EDITOR’S CHOICE IN GENETICS & GENOMICS
B.T. Hofmeister et al., “A genome assembly and the somatic genetic and epigenetic mutation rate in a wild long-lived perennial Populus trichocarpa,” Genome Biol, 21:259, 2020.
Like animals, plants can accumulate alterations in their epigenomes—the pattern of epigenetic marks on their DNA. So far, researchers have only examined the epigenomes of short-lived annual plant species. As a result, it has been impossible to tell if those mutations arise throughout development or just during gamete production, as many in the field assumed, explain long-time collaborators Frank Johannes of the Technical University of Munich’s Institute for Advanced Study (TUM-IAS) and the University of Georgia’s Bob Schmitz, who has a fellowship at TUM-IAS.
To understand how DNA methylation changed over time in long-lived species, Johannes, Schmitz, and their colleagues decided to investigate the epigenome of a 330-year-old poplar (Populus trichocarpa) near Mt. Hood, Oregon. The team first measured the diameters of the base and tip of eight tree branches and took samples from most of those locations to count the concentric rings that reflect each branch’s age. The researchers then analyzed leaf samples from each branch for variations in DNA methylation and found that the number of epimutations correlated with age. “Over the course of 300 years of cell divisions, you can really find very clear accumulation of these sites over time,” says Schmitz.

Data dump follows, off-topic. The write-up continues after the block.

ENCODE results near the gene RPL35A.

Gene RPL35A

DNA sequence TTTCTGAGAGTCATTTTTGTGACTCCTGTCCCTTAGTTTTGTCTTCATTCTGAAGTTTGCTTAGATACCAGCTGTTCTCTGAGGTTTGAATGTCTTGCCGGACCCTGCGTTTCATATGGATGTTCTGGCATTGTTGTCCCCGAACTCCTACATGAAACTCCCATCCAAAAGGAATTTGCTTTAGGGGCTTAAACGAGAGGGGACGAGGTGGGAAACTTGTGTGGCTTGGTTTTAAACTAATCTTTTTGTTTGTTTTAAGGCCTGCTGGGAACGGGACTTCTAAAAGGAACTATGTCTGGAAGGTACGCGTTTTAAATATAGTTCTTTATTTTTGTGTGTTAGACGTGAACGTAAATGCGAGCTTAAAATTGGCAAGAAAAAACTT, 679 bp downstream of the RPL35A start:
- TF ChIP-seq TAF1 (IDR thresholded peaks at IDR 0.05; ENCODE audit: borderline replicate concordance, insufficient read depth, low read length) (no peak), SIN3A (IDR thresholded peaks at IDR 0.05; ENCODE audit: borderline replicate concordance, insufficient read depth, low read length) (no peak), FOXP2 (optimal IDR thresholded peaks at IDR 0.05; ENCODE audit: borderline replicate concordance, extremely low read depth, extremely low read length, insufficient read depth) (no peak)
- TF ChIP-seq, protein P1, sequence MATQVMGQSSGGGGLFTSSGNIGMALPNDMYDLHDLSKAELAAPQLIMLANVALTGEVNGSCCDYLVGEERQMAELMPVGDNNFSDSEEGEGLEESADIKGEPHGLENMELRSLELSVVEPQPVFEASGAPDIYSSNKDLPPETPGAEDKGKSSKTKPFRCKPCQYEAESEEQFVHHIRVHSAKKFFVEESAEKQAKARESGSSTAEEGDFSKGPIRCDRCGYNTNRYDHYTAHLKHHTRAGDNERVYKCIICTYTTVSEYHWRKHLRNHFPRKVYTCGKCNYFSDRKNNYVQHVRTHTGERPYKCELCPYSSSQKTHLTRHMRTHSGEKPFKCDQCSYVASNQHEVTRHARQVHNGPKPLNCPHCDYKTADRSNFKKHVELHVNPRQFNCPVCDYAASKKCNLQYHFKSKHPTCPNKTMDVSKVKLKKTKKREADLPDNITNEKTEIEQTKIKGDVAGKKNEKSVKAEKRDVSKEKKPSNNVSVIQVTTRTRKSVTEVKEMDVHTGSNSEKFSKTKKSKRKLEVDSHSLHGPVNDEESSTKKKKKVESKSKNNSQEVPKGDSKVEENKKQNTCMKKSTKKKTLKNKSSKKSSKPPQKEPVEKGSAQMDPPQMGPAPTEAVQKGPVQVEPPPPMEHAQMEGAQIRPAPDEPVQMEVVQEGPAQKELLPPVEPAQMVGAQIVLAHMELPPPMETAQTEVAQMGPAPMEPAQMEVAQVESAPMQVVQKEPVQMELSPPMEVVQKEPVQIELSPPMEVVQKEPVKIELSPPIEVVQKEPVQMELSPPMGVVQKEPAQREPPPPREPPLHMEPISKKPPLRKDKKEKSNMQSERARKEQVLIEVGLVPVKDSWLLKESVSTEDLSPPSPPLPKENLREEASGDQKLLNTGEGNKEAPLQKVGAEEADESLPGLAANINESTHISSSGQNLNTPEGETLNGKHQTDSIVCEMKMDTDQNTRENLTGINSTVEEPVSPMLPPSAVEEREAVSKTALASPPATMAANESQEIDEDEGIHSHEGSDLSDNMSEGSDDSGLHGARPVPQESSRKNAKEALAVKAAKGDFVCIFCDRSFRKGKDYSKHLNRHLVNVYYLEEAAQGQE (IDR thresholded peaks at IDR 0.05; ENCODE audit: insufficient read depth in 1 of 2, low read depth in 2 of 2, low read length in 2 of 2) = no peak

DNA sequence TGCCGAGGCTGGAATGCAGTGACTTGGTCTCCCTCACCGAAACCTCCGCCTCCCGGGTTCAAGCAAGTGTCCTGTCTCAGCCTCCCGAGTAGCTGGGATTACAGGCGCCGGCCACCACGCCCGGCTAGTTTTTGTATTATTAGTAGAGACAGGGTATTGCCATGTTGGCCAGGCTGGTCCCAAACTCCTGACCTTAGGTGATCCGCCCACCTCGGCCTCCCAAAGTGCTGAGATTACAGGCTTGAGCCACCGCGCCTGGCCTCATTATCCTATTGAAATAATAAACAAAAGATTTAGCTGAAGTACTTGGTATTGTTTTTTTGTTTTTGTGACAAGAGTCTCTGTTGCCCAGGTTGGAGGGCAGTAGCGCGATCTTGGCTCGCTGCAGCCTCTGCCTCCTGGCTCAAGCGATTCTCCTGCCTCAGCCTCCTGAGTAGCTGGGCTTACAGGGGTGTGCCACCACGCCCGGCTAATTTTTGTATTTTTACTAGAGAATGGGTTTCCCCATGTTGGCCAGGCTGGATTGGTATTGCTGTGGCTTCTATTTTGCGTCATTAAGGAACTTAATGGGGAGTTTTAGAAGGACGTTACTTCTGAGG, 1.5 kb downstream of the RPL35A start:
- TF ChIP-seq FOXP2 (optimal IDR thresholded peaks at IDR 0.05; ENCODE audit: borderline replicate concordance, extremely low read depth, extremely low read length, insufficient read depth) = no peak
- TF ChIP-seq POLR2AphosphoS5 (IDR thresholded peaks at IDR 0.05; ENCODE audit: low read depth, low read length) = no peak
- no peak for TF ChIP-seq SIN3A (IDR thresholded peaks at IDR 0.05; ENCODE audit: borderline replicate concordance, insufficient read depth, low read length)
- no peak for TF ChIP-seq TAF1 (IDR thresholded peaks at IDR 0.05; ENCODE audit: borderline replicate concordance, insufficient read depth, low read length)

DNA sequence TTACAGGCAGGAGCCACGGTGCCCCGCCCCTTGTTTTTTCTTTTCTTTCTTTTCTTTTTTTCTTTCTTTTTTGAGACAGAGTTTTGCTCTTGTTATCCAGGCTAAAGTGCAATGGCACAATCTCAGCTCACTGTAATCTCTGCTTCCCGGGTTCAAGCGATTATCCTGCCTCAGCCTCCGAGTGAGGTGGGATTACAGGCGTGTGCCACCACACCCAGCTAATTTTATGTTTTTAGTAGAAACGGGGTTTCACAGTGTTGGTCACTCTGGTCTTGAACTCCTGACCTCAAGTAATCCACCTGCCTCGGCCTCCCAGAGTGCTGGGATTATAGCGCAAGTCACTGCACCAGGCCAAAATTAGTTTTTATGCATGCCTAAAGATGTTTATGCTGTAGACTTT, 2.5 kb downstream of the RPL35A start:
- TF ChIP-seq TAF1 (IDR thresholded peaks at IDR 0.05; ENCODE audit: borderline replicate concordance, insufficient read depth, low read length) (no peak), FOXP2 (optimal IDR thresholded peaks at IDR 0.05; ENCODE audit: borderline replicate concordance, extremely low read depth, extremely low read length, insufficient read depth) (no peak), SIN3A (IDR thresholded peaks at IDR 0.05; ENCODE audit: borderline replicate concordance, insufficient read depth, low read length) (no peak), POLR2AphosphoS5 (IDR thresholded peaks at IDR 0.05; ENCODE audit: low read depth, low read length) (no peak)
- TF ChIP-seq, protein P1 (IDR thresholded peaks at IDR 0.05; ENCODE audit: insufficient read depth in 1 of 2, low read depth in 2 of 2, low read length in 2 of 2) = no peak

The study is an important starting point for understanding how the epigenome changes over time in long-lived plant species, says West Virginia University forest geneticist Stephen DiFazio. “That stuff is novel, and it’s really important, because that’s a dimension of genomic variation that is not well understood currently,” he says. “The paper raised probably more questions than it answered, but that’s to be expected for something that’s kind of a breakthrough first step.”
Johannes and Schmitz’s team also created a software package that researchers can use to estimate epimutation rates to calculate the age of trees. “In a sense, these epimutation clocks are better than genetic clocks in some settings,” says Johannes. Because epimutations are happening 10,000 to 100,000 times faster than genetic mutations, it provides a finer scale of resolution. “We get a lot more events happening so the clock ticks faster.”
Correction (March 2): This story has been updated from its original version to correct the species name from Populus tremuloides to Populus trichocarpa. The Scientist regrets the error.